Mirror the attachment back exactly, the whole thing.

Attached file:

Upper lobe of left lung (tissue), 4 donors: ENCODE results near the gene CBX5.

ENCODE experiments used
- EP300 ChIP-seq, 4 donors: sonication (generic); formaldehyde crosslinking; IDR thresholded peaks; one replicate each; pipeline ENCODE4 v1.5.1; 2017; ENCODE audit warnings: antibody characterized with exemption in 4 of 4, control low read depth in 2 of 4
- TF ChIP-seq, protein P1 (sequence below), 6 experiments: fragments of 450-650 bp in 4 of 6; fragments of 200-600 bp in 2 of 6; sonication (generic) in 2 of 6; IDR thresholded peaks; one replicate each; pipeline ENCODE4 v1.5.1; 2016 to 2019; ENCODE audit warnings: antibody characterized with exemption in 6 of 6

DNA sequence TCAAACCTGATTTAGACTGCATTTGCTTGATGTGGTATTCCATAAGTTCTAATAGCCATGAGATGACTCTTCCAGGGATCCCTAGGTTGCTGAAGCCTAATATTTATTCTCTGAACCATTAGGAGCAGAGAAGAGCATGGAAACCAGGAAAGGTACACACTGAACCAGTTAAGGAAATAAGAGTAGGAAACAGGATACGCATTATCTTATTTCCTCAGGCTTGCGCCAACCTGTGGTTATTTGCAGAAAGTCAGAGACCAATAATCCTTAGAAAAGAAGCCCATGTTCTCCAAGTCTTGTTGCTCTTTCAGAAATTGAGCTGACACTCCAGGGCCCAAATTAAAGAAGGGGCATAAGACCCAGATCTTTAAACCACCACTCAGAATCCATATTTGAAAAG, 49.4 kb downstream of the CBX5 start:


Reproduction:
Upper lobe of left lung (tissue), 4 donors: ENCODE results near the gene CBX5.

ENCODE experiments used
- EP300 ChIP-seq, 4 donors: sonication (generic); formaldehyde crosslinking; IDR thresholded peaks; one replicate each; pipeline ENCODE4 v1.5.1; 2017; ENCODE audit warnings: antibody characterized with exemption in 4 of 4, control low read depth in 2 of 4
- TF ChIP-seq, protein P1 (sequence below), 6 experiments: fragments of 450-650 bp in 4 of 6; fragments of 200-600 bp in 2 of 6; sonication (generic) in 2 of 6; IDR thresholded peaks; one replicate each; pipeline ENCODE4 v1.5.1; 2016 to 2019; ENCODE audit warnings: antibody characterized with exemption in 6 of 6

DNA sequence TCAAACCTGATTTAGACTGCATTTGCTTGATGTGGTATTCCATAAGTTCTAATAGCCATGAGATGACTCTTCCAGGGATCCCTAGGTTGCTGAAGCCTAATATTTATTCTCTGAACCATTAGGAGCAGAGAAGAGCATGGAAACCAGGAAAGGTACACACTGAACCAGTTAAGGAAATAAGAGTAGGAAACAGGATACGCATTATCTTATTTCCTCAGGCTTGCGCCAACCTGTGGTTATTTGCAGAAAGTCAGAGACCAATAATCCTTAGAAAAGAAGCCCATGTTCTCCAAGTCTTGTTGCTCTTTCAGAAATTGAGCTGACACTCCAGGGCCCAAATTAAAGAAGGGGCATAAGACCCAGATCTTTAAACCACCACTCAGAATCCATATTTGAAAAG, 49.4 kb downstream of the CBX5 start: